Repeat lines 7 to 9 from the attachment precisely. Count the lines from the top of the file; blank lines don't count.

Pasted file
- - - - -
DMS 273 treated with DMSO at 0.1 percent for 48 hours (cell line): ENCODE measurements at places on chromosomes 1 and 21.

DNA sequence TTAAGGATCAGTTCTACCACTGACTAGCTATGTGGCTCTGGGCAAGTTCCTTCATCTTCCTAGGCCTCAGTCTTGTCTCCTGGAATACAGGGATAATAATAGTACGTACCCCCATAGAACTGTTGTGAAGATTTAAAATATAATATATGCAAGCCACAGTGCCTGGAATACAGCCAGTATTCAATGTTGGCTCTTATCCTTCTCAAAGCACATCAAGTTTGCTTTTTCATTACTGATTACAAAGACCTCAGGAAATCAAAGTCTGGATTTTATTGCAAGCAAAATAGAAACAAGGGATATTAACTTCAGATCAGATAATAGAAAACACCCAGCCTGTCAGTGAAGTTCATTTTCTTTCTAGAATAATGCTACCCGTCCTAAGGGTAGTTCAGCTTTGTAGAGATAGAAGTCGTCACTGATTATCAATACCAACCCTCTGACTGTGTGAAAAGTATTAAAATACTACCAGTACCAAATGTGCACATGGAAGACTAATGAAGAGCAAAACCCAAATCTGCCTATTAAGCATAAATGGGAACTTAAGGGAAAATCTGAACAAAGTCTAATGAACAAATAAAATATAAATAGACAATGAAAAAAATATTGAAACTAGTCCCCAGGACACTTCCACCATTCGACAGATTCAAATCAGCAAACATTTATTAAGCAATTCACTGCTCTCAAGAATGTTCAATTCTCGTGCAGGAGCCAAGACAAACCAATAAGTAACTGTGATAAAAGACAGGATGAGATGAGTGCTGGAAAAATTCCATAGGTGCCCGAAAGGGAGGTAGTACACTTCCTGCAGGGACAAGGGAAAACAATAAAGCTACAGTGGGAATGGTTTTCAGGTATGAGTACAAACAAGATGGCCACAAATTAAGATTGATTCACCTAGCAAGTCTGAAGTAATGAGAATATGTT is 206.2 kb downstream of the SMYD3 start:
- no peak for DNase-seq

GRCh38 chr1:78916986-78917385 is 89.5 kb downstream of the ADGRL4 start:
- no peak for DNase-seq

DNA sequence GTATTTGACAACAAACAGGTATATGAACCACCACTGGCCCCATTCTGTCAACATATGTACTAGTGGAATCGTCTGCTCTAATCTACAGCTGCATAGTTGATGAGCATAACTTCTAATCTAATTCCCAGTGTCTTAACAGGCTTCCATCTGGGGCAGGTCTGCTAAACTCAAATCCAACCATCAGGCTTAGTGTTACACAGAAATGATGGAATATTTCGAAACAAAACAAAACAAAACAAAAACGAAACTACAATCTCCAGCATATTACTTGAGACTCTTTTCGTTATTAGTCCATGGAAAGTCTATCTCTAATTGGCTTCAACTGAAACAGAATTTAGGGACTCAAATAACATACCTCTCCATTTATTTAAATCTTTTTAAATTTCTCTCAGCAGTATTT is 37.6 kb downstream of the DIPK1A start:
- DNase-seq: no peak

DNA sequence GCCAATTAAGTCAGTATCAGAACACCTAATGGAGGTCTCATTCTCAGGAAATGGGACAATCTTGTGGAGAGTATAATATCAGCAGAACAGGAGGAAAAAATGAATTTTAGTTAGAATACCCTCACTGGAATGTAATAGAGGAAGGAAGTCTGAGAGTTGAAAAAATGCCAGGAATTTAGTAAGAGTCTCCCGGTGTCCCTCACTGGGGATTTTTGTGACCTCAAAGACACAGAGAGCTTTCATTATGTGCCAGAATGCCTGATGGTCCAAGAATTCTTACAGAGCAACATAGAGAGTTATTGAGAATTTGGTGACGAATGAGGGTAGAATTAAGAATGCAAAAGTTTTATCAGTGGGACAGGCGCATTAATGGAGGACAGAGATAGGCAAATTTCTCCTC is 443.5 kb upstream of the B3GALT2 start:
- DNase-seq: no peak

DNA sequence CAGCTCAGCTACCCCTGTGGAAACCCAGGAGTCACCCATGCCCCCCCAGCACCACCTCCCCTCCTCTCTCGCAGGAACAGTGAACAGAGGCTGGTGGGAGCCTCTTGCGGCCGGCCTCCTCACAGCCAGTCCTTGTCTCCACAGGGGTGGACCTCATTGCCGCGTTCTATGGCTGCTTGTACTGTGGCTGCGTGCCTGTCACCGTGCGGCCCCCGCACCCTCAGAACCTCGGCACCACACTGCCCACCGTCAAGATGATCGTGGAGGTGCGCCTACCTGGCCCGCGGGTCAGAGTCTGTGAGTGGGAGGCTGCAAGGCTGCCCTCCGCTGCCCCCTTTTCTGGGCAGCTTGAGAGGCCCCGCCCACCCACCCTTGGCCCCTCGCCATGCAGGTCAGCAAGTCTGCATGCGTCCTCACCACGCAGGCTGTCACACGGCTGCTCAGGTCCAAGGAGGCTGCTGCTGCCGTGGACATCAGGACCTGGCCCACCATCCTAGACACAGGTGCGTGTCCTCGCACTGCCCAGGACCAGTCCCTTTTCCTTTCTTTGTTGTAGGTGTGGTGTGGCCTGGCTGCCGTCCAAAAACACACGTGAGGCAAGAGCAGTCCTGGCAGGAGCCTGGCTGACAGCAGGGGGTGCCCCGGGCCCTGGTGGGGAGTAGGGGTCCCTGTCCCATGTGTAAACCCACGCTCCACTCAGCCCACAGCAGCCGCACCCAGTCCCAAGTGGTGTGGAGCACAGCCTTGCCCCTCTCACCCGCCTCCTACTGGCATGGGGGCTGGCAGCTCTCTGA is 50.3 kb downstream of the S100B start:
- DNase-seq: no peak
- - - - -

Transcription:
- DNase-seq: no peak

DNA sequence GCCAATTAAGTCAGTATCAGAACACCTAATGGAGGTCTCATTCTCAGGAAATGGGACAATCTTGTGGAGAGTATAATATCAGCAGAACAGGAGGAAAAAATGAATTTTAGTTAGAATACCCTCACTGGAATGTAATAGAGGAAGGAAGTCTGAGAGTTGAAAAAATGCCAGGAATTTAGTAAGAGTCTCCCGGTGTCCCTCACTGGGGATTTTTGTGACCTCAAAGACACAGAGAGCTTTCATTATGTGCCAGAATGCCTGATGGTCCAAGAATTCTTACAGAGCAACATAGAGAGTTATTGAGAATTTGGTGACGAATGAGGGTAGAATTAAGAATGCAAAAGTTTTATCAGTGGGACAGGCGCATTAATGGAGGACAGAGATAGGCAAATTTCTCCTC is 443.5 kb upstream of the B3GALT2 start:
- DNase-seq: no peak